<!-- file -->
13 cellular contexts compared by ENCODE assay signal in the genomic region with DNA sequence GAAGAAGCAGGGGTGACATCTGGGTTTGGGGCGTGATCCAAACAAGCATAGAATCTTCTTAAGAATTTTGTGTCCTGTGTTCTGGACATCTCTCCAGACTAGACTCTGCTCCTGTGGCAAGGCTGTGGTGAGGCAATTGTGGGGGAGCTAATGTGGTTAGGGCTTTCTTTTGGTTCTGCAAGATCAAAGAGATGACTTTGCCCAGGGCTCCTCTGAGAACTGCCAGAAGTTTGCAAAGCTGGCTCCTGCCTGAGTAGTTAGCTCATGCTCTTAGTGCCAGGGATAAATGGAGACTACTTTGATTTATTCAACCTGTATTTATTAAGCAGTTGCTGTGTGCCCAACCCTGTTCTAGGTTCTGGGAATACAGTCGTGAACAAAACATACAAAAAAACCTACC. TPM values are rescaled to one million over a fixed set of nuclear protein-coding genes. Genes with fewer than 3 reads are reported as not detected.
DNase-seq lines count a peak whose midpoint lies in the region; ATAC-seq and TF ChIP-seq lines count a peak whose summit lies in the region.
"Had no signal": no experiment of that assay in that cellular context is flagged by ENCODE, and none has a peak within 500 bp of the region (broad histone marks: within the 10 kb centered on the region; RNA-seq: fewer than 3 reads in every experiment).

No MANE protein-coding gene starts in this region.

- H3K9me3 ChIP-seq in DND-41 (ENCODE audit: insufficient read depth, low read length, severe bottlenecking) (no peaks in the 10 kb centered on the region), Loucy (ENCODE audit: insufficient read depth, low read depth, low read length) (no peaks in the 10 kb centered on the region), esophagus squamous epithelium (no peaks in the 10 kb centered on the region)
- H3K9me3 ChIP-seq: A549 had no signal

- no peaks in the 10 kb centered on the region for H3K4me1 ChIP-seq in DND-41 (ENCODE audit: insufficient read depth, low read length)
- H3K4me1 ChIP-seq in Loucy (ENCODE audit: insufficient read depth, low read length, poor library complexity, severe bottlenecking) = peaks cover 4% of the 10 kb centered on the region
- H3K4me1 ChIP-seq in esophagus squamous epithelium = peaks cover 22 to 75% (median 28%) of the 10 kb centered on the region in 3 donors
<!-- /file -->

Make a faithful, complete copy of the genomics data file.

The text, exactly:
13 cellular contexts compared by ENCODE assay signal in the genomic region with DNA sequence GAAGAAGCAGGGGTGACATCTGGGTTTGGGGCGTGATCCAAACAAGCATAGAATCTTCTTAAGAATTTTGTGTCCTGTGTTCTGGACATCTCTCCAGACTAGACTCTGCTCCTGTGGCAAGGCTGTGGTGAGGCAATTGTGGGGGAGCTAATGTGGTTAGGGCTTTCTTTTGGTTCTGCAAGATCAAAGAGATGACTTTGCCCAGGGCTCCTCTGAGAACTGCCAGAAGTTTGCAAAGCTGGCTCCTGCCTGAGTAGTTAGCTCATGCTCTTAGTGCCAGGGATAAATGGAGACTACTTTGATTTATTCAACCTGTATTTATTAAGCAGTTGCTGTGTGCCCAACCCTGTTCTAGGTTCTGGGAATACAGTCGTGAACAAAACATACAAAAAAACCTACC. TPM values are rescaled to one million over a fixed set of nuclear protein-coding genes. Genes with fewer than 3 reads are reported as not detected.
DNase-seq lines count a peak whose midpoint lies in the region; ATAC-seq and TF ChIP-seq lines count a peak whose summit lies in the region.
"Had no signal": no experiment of that assay in that cellular context is flagged by ENCODE, and none has a peak within 500 bp of the region (broad histone marks: within the 10 kb centered on the region; RNA-seq: fewer than 3 reads in every experiment).

No MANE protein-coding gene starts in this region.

- H3K9me3 ChIP-seq in DND-41 (ENCODE audit: insufficient read depth, low read length, severe bottlenecking) (no peaks in the 10 kb centered on the region), Loucy (ENCODE audit: insufficient read depth, low read depth, low read length) (no peaks in the 10 kb centered on the region), esophagus squamous epithelium (no peaks in the 10 kb centered on the region)
- H3K9me3 ChIP-seq: A549 had no signal

- no peaks in the 10 kb centered on the region for H3K4me1 ChIP-seq in DND-41 (ENCODE audit: insufficient read depth, low read length)
- H3K4me1 ChIP-seq in Loucy (ENCODE audit: insufficient read depth, low read length, poor library complexity, severe bottlenecking) = peaks cover 4% of the 10 kb centered on the region
- H3K4me1 ChIP-seq in esophagus squamous epithelium = peaks cover 22 to 75% (median 28%) of the 10 kb centered on the region in 3 donors